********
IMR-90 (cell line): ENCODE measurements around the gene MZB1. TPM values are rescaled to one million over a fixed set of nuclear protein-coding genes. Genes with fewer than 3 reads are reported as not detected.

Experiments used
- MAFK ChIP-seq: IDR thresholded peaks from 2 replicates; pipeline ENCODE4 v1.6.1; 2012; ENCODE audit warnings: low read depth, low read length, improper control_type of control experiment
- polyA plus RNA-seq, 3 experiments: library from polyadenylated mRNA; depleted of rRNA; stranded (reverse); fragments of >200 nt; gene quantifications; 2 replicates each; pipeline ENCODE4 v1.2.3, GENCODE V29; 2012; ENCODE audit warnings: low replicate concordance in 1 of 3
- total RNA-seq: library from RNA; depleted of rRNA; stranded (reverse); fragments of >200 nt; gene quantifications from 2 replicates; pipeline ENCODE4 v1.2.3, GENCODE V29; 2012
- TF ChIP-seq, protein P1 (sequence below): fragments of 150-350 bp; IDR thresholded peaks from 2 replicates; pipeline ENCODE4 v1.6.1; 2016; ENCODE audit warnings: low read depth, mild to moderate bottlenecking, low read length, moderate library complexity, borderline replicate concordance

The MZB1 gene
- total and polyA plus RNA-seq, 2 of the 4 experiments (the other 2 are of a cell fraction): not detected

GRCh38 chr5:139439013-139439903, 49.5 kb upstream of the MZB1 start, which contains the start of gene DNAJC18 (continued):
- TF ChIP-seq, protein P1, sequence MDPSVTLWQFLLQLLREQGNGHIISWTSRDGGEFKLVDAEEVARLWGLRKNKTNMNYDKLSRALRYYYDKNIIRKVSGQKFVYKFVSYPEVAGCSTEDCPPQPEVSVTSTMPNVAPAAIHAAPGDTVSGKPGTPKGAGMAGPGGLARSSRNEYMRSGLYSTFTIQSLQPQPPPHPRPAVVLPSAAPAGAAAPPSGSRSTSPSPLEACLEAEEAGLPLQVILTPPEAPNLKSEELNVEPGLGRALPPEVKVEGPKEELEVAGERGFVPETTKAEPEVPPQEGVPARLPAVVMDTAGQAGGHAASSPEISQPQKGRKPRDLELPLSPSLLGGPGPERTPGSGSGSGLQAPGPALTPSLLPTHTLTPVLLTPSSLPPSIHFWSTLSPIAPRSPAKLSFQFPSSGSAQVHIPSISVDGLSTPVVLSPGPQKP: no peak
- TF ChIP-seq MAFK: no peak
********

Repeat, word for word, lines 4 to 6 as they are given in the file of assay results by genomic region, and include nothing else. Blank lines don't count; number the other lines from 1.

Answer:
- polyA plus RNA-seq, 3 experiments: library from polyadenylated mRNA; depleted of rRNA; stranded (reverse); fragments of >200 nt; gene quantifications; 2 replicates each; pipeline ENCODE4 v1.2.3, GENCODE V29; 2012; ENCODE audit warnings: low replicate concordance in 1 of 3
- total RNA-seq: library from RNA; depleted of rRNA; stranded (reverse); fragments of >200 nt; gene quantifications from 2 replicates; pipeline ENCODE4 v1.2.3, GENCODE V29; 2012
- TF ChIP-seq, protein P1 (sequence below): fragments of 150-350 bp; IDR thresholded peaks from 2 replicates; pipeline ENCODE4 v1.6.1; 2016; ENCODE audit warnings: low read depth, mild to moderate bottlenecking, low read length, moderate library complexity, borderline replicate concordance